Brian Stelter interviews James Risen, the investigative reporter for The New York Times who is ensnared in the government prosecution of a former CIA officer. The government wants Risen to reveal that the officer was one of his sources for a damning 2006 report about a botched CIA operation to stop Iran from developing a nuclear weapon. Risen refuses to testify, so he faces the prospect of jail time if he is found to be in contempt of court.
Does he think it will come to that? "I don't know," he said. "I mean, I really don't know what the government is thinking now. And it's really kind of up to them at this point."
The prosecution has, in some cases, helped Risen in his reporting: "Some people have come to me and said, you know, I recognize the fact that you're willing to protect sources, so I'm willing to talk to you."
Risen's latest book is "Pay Any Price: Greed, Power, and Endless War." Here's part of Stelter's exchange with him:
STELTER: You write in your book that crazy is the new normal when it comes to the war on terror. And the politicians and the press both dramatically overstate the risks to America from terrorists. If that's the case, why do we not hear that more on television? Why do we not read that more in newspapers and online?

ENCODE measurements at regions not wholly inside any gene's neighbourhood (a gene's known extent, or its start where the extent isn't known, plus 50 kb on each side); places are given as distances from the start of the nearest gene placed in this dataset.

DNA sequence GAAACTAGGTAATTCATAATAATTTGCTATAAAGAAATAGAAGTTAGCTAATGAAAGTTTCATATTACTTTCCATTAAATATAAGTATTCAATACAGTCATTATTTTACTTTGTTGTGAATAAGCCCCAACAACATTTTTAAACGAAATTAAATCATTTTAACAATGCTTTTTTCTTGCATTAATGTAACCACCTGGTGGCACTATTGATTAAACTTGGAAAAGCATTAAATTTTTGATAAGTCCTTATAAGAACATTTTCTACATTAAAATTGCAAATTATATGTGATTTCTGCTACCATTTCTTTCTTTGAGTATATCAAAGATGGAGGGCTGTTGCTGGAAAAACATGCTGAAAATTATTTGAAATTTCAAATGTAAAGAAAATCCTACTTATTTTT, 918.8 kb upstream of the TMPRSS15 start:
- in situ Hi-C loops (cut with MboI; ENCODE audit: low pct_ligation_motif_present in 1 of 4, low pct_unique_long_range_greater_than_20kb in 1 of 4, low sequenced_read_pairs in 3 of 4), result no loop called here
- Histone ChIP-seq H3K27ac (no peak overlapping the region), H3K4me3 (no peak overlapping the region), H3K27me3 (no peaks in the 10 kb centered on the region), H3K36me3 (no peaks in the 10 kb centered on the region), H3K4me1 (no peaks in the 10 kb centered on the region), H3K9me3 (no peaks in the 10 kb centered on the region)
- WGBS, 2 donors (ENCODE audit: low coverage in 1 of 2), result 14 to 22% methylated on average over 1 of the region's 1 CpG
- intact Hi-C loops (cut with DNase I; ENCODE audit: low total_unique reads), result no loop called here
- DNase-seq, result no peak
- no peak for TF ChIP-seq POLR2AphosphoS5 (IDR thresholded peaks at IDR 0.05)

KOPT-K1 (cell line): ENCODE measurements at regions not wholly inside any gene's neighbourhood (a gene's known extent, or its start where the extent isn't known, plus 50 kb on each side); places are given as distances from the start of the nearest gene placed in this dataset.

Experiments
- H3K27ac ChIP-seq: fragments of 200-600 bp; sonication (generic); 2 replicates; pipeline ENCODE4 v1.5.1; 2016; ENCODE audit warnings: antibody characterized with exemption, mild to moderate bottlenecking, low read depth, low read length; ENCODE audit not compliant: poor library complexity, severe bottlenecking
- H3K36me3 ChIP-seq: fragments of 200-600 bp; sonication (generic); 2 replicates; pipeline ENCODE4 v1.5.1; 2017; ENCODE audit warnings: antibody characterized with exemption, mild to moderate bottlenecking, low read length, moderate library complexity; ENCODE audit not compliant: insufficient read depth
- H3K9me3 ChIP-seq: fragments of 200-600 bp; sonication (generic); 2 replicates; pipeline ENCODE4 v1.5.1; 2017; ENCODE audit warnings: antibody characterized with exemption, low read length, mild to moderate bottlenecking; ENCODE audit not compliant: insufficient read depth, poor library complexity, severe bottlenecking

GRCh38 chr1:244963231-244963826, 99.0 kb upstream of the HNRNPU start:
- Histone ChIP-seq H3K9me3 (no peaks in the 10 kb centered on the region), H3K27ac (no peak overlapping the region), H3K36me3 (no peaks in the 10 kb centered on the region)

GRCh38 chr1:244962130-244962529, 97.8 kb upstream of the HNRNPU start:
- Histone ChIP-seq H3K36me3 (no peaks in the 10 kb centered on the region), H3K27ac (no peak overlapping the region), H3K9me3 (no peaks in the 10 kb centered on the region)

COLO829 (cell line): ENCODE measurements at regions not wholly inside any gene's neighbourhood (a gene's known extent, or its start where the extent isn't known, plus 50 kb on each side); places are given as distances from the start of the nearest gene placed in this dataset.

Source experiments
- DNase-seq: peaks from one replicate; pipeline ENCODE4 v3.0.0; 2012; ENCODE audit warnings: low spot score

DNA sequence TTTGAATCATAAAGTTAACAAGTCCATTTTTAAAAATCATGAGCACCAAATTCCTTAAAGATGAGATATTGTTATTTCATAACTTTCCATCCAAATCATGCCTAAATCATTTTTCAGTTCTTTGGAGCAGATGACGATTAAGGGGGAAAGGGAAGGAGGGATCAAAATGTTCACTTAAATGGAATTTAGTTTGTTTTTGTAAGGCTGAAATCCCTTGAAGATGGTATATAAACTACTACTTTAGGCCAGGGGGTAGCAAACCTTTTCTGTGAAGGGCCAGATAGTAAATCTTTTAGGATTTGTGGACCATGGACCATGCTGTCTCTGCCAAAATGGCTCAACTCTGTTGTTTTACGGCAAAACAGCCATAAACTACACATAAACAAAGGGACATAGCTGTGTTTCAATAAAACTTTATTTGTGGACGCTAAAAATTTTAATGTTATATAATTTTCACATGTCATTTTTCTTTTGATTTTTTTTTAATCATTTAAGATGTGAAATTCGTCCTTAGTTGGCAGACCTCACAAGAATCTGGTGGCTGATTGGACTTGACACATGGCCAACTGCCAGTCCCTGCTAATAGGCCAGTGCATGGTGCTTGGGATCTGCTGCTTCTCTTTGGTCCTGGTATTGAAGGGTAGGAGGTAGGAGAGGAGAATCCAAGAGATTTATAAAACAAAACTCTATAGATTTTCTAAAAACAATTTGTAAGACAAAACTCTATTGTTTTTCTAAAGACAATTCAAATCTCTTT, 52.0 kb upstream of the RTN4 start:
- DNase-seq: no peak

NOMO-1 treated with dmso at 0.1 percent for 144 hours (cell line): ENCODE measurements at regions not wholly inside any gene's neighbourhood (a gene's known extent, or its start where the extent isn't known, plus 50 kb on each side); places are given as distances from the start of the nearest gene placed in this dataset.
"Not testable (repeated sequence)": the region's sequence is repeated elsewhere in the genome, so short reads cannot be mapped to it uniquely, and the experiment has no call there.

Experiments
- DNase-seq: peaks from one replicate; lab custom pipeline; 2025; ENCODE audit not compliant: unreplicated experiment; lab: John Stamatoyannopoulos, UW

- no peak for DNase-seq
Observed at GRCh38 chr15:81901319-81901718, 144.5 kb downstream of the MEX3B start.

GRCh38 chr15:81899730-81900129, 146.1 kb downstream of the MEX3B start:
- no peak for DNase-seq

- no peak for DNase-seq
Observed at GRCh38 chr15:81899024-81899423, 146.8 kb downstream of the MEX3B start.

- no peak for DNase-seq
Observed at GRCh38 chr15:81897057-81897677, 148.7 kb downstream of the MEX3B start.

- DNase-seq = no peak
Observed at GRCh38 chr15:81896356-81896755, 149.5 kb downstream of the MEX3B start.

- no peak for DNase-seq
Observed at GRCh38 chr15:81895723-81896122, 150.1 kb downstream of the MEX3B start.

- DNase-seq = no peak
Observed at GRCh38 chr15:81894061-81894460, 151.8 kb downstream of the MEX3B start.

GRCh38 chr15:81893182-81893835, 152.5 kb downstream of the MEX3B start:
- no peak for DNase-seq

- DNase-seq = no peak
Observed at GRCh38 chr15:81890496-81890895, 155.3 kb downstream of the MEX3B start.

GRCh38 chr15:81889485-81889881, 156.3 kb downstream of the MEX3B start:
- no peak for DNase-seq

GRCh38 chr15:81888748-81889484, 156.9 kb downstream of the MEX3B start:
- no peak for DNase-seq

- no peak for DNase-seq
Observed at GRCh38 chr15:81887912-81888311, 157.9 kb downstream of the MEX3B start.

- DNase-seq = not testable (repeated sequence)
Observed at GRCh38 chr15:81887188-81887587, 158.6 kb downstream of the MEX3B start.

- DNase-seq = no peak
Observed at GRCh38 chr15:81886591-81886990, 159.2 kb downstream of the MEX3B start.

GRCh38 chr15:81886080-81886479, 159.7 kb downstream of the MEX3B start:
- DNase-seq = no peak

RISEN: Oh, I think fear sells. And I think, unfortunately, it's easy to do a lot of fear-mongering and get ahead politically in the United States. You know, terrorism is a real threat, but we shouldn't be overstating it.
People worry about these groups, but they're not 10 feet tall. They're not marching down Broadway. They are, you know, we could deal with them without transforming our society.
That's what bothers me the most is we've allowed ourselves to become terrorized. And we've done that to ourselves. We've transformed American society in ways that were not necessary to deal with this threat.